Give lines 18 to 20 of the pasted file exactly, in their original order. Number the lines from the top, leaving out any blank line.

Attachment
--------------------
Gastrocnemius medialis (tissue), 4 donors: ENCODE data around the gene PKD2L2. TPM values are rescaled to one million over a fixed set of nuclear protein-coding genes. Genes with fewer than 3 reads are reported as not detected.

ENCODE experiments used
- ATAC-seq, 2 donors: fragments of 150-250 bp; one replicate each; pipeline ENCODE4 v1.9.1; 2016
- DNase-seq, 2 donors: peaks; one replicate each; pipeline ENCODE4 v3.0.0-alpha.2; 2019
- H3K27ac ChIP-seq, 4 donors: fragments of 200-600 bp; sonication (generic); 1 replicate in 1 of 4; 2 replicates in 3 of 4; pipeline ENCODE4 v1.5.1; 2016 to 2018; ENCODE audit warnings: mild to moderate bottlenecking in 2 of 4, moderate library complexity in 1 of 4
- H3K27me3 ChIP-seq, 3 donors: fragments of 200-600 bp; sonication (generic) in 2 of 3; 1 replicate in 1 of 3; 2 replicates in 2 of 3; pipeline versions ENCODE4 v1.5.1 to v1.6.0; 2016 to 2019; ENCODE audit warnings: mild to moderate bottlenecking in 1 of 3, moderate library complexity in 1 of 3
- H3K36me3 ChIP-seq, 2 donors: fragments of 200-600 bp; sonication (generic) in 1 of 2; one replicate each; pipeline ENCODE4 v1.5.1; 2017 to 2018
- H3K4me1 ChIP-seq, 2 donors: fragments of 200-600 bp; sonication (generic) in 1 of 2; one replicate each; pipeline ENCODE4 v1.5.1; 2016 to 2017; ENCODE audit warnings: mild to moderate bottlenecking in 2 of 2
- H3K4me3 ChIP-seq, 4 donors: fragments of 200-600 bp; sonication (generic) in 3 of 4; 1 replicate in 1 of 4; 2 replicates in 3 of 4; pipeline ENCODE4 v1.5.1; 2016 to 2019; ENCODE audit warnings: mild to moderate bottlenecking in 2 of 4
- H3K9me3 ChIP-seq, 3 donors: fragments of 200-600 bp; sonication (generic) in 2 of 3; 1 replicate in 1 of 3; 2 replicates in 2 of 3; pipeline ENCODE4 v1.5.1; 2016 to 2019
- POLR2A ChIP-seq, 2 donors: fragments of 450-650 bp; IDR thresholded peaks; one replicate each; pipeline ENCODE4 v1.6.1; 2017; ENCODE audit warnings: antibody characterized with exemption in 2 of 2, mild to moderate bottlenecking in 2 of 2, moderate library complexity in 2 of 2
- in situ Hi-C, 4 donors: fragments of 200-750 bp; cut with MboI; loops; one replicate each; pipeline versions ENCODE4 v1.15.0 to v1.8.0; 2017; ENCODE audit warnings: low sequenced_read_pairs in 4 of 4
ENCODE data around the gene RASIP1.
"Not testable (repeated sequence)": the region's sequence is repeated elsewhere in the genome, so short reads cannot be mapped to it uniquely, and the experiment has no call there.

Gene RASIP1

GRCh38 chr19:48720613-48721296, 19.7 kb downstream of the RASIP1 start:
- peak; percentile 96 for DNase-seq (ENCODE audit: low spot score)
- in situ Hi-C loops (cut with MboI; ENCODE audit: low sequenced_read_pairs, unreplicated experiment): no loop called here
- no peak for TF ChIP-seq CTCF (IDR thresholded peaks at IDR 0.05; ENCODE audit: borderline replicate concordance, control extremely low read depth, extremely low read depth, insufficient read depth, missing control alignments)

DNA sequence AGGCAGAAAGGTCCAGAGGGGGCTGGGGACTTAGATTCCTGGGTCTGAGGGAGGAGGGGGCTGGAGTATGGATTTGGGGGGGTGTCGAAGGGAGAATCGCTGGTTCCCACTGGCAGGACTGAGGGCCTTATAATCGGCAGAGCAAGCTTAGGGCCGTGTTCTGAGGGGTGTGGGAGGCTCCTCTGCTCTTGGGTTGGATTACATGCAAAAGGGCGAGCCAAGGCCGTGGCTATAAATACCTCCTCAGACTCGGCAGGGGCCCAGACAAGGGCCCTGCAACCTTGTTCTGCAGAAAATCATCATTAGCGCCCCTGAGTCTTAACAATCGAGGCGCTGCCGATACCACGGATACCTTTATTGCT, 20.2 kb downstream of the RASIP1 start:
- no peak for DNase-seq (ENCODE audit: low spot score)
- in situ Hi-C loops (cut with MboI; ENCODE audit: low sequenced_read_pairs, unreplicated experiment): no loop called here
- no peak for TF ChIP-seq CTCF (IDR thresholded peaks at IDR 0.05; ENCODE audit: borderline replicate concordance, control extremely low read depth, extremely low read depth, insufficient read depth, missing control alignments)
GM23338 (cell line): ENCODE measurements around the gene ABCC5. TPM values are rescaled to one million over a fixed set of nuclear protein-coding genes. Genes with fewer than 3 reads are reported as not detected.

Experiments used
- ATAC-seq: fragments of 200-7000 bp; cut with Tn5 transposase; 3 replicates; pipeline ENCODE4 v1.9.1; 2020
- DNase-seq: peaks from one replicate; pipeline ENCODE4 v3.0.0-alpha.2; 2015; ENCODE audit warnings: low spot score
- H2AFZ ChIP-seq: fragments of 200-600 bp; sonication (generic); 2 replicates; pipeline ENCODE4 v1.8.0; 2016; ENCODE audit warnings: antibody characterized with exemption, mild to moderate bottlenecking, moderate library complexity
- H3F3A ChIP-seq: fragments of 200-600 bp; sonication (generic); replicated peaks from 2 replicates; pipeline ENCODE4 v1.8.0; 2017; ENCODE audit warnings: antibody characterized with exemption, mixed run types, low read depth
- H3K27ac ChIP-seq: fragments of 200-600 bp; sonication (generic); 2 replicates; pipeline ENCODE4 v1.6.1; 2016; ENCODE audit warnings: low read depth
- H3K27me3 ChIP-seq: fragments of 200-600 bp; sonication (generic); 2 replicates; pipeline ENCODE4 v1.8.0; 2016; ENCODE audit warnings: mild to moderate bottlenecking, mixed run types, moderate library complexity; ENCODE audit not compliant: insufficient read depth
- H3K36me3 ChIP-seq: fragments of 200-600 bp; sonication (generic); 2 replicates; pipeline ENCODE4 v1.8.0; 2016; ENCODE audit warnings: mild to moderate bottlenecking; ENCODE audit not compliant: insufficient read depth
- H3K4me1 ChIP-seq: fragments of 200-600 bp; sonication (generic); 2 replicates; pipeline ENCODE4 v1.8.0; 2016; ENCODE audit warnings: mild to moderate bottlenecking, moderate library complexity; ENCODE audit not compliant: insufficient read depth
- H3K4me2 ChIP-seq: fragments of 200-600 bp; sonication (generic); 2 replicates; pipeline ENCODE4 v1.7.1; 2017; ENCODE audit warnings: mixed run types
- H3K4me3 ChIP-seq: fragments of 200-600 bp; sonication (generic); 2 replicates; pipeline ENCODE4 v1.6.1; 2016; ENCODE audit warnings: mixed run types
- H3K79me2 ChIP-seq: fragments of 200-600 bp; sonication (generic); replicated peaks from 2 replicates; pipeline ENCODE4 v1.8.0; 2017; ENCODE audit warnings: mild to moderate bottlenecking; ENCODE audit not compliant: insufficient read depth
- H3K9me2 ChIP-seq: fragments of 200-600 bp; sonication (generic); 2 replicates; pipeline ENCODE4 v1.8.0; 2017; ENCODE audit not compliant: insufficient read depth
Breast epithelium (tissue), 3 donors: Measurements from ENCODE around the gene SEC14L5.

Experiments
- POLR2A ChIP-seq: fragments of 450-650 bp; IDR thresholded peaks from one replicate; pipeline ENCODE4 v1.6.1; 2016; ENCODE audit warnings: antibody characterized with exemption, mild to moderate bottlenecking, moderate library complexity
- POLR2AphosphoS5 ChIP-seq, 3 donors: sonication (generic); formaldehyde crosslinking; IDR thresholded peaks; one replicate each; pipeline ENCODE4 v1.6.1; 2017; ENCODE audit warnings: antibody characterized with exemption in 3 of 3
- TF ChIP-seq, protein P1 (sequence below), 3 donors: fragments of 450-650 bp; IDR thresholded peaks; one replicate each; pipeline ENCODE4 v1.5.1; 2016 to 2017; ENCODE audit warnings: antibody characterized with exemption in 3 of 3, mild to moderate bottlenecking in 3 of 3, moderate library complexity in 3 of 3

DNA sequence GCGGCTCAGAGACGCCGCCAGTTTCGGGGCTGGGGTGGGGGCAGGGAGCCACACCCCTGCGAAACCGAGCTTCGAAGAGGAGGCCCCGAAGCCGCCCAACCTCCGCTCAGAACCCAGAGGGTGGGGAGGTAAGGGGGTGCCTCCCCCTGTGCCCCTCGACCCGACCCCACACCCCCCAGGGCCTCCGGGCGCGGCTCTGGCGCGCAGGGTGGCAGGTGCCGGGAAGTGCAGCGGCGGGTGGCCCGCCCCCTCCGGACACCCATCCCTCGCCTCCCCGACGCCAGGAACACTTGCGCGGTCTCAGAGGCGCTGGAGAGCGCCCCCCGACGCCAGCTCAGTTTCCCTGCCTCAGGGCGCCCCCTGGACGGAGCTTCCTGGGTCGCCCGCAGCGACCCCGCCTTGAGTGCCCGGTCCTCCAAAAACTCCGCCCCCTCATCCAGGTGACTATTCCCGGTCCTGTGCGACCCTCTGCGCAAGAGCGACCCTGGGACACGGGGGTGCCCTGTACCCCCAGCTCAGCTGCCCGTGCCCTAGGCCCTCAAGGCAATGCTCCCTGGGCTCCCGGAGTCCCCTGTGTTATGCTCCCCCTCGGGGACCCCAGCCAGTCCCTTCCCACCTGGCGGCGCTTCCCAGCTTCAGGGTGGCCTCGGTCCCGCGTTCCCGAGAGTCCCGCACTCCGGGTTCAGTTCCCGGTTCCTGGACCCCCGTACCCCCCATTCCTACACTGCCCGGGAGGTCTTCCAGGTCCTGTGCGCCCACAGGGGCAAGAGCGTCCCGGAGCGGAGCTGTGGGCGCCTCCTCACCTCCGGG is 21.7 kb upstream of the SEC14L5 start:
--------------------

- in situ Hi-C loops (cut with MboI; ENCODE audit: low sequenced_read_pairs, unreplicated experiment): no loop called here
- no peak for TF ChIP-seq CTCF (IDR thresholded peaks at IDR 0.05; ENCODE audit: borderline replicate concordance, control extremely low read depth, extremely low read depth, insufficient read depth, missing control alignments)

DNA sequence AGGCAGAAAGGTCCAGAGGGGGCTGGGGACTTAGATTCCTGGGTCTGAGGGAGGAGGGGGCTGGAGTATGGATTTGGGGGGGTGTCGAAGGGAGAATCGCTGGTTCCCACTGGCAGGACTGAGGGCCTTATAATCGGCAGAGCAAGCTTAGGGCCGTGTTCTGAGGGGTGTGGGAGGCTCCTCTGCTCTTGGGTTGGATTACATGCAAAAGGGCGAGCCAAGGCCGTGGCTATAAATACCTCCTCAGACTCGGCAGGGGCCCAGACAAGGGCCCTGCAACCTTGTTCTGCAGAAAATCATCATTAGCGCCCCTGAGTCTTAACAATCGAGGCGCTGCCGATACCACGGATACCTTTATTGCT, 20.2 kb downstream of the RASIP1 start: